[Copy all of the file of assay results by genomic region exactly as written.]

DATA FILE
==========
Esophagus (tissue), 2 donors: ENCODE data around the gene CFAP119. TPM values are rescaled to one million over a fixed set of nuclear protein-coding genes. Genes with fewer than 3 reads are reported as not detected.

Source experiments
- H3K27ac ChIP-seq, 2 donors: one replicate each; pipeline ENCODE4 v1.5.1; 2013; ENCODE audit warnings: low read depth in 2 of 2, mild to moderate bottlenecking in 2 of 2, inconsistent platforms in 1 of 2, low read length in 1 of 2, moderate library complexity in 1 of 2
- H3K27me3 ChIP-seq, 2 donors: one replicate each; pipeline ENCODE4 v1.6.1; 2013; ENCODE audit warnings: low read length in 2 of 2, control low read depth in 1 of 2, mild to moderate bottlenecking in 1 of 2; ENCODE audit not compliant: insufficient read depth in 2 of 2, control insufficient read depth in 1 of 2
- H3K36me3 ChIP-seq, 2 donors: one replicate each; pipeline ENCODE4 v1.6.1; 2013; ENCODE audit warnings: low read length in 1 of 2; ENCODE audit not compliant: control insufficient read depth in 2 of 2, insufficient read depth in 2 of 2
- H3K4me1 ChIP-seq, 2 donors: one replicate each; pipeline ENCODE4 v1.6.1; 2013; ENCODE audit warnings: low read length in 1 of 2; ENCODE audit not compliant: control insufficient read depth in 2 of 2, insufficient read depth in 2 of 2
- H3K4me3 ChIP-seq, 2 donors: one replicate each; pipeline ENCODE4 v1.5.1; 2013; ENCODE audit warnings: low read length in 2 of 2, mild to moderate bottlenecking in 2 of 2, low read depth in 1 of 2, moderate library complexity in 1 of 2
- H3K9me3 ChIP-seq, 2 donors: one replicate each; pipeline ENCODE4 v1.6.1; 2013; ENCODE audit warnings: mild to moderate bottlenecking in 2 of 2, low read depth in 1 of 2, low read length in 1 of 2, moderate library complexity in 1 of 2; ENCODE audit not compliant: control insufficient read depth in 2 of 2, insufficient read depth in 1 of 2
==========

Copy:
Esophagus (tissue), 2 donors: ENCODE data around the gene CFAP119. TPM values are rescaled to one million over a fixed set of nuclear protein-coding genes. Genes with fewer than 3 reads are reported as not detected.

Source experiments
- H3K27ac ChIP-seq, 2 donors: one replicate each; pipeline ENCODE4 v1.5.1; 2013; ENCODE audit warnings: low read depth in 2 of 2, mild to moderate bottlenecking in 2 of 2, inconsistent platforms in 1 of 2, low read length in 1 of 2, moderate library complexity in 1 of 2
- H3K27me3 ChIP-seq, 2 donors: one replicate each; pipeline ENCODE4 v1.6.1; 2013; ENCODE audit warnings: low read length in 2 of 2, control low read depth in 1 of 2, mild to moderate bottlenecking in 1 of 2; ENCODE audit not compliant: insufficient read depth in 2 of 2, control insufficient read depth in 1 of 2
- H3K36me3 ChIP-seq, 2 donors: one replicate each; pipeline ENCODE4 v1.6.1; 2013; ENCODE audit warnings: low read length in 1 of 2; ENCODE audit not compliant: control insufficient read depth in 2 of 2, insufficient read depth in 2 of 2
- H3K4me1 ChIP-seq, 2 donors: one replicate each; pipeline ENCODE4 v1.6.1; 2013; ENCODE audit warnings: low read length in 1 of 2; ENCODE audit not compliant: control insufficient read depth in 2 of 2, insufficient read depth in 2 of 2
- H3K4me3 ChIP-seq, 2 donors: one replicate each; pipeline ENCODE4 v1.5.1; 2013; ENCODE audit warnings: low read length in 2 of 2, mild to moderate bottlenecking in 2 of 2, low read depth in 1 of 2, moderate library complexity in 1 of 2
- H3K9me3 ChIP-seq, 2 donors: one replicate each; pipeline ENCODE4 v1.6.1; 2013; ENCODE audit warnings: mild to moderate bottlenecking in 2 of 2, low read depth in 1 of 2, low read length in 1 of 2, moderate library complexity in 1 of 2; ENCODE audit not compliant: control insufficient read depth in 2 of 2, insufficient read depth in 1 of 2